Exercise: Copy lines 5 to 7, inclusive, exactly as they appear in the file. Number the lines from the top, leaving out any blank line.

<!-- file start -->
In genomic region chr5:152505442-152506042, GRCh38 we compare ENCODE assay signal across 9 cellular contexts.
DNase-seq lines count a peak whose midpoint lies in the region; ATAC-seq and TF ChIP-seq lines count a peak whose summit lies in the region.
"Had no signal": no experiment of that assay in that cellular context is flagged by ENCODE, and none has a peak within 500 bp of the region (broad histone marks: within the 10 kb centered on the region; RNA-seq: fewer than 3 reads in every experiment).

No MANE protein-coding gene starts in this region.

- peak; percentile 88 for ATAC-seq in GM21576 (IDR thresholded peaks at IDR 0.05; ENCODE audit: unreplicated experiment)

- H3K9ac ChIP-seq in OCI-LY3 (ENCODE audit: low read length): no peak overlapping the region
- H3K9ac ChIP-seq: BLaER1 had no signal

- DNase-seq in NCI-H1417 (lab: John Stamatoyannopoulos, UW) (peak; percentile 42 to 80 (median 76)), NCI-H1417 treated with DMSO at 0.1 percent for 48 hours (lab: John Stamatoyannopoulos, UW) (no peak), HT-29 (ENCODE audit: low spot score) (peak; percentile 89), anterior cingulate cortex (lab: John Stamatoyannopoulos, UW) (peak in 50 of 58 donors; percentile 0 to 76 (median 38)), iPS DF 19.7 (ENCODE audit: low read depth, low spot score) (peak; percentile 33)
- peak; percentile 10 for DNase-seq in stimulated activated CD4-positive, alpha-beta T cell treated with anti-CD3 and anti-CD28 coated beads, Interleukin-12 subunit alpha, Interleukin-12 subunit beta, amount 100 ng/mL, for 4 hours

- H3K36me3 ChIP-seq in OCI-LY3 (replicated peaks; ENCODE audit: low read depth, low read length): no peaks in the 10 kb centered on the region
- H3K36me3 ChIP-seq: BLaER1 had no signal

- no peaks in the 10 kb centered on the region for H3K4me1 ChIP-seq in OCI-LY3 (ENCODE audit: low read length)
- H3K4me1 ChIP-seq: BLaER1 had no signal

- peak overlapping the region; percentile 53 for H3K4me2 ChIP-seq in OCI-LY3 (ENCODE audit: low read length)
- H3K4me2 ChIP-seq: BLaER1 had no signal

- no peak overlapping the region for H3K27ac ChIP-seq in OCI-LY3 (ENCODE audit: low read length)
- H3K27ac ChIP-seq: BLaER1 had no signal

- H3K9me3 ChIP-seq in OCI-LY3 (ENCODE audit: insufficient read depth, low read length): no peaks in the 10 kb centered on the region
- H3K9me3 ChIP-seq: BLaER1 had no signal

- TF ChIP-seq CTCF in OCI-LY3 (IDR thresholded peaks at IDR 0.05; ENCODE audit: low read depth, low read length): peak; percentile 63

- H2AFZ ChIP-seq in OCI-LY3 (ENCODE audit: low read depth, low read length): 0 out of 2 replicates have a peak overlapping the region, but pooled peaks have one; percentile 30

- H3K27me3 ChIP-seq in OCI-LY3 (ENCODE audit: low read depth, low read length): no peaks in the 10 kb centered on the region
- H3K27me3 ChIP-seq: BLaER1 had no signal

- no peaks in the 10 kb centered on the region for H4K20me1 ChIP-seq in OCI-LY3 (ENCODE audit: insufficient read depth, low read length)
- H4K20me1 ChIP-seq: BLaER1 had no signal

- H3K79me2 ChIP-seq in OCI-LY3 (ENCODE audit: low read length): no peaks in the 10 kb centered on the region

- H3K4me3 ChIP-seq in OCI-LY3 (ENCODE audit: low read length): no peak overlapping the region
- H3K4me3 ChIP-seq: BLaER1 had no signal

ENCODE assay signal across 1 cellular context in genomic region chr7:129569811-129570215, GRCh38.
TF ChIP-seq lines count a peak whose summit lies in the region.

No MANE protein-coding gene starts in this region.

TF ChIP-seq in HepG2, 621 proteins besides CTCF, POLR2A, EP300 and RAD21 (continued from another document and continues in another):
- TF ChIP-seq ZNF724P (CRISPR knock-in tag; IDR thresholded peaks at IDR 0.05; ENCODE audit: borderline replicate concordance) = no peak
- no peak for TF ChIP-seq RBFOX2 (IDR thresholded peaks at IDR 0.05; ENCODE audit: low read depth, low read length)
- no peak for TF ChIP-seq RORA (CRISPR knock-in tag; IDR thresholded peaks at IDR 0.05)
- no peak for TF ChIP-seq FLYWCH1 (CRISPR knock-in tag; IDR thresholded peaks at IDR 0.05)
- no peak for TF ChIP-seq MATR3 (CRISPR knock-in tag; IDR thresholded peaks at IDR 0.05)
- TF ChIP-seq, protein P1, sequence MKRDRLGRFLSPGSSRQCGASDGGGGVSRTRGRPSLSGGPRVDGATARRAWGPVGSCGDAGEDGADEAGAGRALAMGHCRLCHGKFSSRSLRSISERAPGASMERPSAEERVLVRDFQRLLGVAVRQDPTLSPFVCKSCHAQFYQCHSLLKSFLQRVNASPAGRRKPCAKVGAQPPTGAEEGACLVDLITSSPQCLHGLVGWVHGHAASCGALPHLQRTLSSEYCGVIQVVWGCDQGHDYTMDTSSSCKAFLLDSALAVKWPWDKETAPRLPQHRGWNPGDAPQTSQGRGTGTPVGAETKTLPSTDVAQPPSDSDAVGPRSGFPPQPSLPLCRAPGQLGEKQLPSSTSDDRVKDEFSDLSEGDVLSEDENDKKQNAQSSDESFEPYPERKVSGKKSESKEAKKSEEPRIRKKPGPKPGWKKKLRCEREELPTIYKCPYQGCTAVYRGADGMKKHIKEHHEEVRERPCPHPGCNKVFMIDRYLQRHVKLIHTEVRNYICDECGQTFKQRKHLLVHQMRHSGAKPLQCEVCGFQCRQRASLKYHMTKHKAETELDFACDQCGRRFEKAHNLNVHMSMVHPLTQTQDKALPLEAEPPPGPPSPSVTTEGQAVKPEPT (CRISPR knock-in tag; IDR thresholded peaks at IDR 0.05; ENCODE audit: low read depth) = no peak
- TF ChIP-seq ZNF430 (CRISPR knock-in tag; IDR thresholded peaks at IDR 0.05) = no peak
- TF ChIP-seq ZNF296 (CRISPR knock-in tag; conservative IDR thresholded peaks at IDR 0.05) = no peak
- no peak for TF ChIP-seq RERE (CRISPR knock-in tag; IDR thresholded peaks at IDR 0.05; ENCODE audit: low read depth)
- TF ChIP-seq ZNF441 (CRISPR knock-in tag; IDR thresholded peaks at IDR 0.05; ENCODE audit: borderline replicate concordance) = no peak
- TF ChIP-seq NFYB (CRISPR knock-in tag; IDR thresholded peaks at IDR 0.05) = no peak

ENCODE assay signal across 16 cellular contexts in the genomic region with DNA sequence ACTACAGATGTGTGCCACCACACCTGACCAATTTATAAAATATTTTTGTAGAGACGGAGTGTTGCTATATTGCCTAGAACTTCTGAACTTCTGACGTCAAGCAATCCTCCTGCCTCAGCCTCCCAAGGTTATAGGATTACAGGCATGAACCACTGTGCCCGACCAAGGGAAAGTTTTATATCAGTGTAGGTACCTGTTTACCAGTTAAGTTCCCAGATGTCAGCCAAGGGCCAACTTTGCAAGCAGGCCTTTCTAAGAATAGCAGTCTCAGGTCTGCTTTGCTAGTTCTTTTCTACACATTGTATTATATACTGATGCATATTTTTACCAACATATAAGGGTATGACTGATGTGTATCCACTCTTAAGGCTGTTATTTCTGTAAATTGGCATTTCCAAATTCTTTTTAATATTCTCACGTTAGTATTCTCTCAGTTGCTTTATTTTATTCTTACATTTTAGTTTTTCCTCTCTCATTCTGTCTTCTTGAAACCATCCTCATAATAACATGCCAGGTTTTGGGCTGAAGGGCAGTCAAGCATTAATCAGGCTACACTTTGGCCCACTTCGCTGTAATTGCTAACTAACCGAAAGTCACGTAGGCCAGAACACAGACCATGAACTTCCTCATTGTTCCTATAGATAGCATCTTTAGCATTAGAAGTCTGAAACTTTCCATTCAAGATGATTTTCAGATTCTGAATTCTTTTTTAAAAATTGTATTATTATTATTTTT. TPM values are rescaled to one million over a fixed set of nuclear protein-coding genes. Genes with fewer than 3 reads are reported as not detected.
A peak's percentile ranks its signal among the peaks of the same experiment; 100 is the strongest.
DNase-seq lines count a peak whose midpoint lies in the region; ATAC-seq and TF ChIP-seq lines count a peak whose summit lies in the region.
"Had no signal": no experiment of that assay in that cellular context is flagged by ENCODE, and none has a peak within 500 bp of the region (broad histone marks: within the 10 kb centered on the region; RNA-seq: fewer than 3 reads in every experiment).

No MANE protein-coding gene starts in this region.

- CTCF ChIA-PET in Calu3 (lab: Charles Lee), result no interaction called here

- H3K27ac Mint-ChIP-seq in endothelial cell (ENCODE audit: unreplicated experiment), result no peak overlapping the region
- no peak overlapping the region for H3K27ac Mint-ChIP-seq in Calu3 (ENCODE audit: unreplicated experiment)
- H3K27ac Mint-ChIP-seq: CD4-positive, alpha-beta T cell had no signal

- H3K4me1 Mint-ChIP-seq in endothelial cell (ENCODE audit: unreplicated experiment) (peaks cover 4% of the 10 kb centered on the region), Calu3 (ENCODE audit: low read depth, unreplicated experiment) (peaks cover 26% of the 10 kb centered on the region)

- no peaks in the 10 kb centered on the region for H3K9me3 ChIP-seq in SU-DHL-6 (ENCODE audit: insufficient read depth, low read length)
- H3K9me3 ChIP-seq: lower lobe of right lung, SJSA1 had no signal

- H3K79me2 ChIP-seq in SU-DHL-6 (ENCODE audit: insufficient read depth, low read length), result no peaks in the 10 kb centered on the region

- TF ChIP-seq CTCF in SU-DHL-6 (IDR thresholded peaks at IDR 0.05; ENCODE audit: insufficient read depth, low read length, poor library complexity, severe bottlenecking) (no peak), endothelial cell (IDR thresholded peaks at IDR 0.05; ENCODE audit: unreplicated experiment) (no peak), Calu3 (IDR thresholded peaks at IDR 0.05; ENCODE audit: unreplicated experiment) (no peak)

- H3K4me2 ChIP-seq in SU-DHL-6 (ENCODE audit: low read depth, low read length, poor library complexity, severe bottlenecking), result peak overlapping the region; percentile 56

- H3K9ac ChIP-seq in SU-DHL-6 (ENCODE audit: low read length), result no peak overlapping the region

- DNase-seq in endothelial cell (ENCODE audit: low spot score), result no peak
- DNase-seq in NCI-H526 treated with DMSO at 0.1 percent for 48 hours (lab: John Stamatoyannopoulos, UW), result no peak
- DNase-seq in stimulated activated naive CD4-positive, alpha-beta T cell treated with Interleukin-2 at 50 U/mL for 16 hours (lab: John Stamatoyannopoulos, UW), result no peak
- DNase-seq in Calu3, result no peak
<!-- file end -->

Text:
- peak; percentile 88 for ATAC-seq in GM21576 (IDR thresholded peaks at IDR 0.05; ENCODE audit: unreplicated experiment)

- H3K9ac ChIP-seq in OCI-LY3 (ENCODE audit: low read length): no peak overlapping the region
- H3K9ac ChIP-seq: BLaER1 had no signal